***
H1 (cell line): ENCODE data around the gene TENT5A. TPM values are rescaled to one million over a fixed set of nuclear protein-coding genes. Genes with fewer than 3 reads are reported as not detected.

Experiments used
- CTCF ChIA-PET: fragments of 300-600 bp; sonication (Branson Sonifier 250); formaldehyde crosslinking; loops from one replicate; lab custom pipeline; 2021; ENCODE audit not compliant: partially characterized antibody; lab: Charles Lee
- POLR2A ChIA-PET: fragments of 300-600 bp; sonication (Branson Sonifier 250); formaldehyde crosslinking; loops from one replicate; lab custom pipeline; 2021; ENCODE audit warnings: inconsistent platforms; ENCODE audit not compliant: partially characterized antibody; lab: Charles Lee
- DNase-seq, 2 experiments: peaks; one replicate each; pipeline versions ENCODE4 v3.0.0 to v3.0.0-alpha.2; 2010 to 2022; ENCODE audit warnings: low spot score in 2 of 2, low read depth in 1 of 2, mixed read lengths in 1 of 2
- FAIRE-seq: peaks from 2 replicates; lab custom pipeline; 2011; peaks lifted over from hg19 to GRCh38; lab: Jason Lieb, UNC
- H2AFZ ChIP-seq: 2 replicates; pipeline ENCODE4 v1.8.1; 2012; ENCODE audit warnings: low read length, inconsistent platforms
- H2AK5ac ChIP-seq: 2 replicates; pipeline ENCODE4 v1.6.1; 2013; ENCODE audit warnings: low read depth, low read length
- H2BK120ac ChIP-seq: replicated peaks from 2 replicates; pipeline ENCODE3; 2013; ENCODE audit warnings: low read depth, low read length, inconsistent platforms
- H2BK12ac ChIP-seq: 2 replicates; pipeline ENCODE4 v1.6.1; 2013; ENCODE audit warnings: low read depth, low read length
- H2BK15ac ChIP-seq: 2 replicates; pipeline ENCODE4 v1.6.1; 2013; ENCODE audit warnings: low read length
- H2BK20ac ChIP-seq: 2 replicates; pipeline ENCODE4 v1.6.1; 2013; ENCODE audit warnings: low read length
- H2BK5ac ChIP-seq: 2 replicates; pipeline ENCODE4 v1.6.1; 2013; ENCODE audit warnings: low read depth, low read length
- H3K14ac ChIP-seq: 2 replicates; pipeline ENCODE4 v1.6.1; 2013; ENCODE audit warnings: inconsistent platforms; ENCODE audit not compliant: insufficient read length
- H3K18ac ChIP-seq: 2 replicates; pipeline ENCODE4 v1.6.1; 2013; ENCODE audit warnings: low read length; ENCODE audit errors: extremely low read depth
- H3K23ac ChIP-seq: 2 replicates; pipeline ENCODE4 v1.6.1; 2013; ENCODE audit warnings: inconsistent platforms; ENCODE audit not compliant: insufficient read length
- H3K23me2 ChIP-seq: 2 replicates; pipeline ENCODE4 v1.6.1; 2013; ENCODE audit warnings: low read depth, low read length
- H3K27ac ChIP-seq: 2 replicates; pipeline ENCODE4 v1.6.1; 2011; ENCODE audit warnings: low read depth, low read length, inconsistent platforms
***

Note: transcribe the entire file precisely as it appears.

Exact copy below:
H1 (cell line): ENCODE data around the gene TENT5A. TPM values are rescaled to one million over a fixed set of nuclear protein-coding genes. Genes with fewer than 3 reads are reported as not detected.

Experiments used
- CTCF ChIA-PET: fragments of 300-600 bp; sonication (Branson Sonifier 250); formaldehyde crosslinking; loops from one replicate; lab custom pipeline; 2021; ENCODE audit not compliant: partially characterized antibody; lab: Charles Lee
- POLR2A ChIA-PET: fragments of 300-600 bp; sonication (Branson Sonifier 250); formaldehyde crosslinking; loops from one replicate; lab custom pipeline; 2021; ENCODE audit warnings: inconsistent platforms; ENCODE audit not compliant: partially characterized antibody; lab: Charles Lee
- DNase-seq, 2 experiments: peaks; one replicate each; pipeline versions ENCODE4 v3.0.0 to v3.0.0-alpha.2; 2010 to 2022; ENCODE audit warnings: low spot score in 2 of 2, low read depth in 1 of 2, mixed read lengths in 1 of 2
- FAIRE-seq: peaks from 2 replicates; lab custom pipeline; 2011; peaks lifted over from hg19 to GRCh38; lab: Jason Lieb, UNC
- H2AFZ ChIP-seq: 2 replicates; pipeline ENCODE4 v1.8.1; 2012; ENCODE audit warnings: low read length, inconsistent platforms
- H2AK5ac ChIP-seq: 2 replicates; pipeline ENCODE4 v1.6.1; 2013; ENCODE audit warnings: low read depth, low read length
- H2BK120ac ChIP-seq: replicated peaks from 2 replicates; pipeline ENCODE3; 2013; ENCODE audit warnings: low read depth, low read length, inconsistent platforms
- H2BK12ac ChIP-seq: 2 replicates; pipeline ENCODE4 v1.6.1; 2013; ENCODE audit warnings: low read depth, low read length
- H2BK15ac ChIP-seq: 2 replicates; pipeline ENCODE4 v1.6.1; 2013; ENCODE audit warnings: low read length
- H2BK20ac ChIP-seq: 2 replicates; pipeline ENCODE4 v1.6.1; 2013; ENCODE audit warnings: low read length
- H2BK5ac ChIP-seq: 2 replicates; pipeline ENCODE4 v1.6.1; 2013; ENCODE audit warnings: low read depth, low read length
- H3K14ac ChIP-seq: 2 replicates; pipeline ENCODE4 v1.6.1; 2013; ENCODE audit warnings: inconsistent platforms; ENCODE audit not compliant: insufficient read length
- H3K18ac ChIP-seq: 2 replicates; pipeline ENCODE4 v1.6.1; 2013; ENCODE audit warnings: low read length; ENCODE audit errors: extremely low read depth
- H3K23ac ChIP-seq: 2 replicates; pipeline ENCODE4 v1.6.1; 2013; ENCODE audit warnings: inconsistent platforms; ENCODE audit not compliant: insufficient read length
- H3K23me2 ChIP-seq: 2 replicates; pipeline ENCODE4 v1.6.1; 2013; ENCODE audit warnings: low read depth, low read length
- H3K27ac ChIP-seq: 2 replicates; pipeline ENCODE4 v1.6.1; 2011; ENCODE audit warnings: low read depth, low read length, inconsistent platforms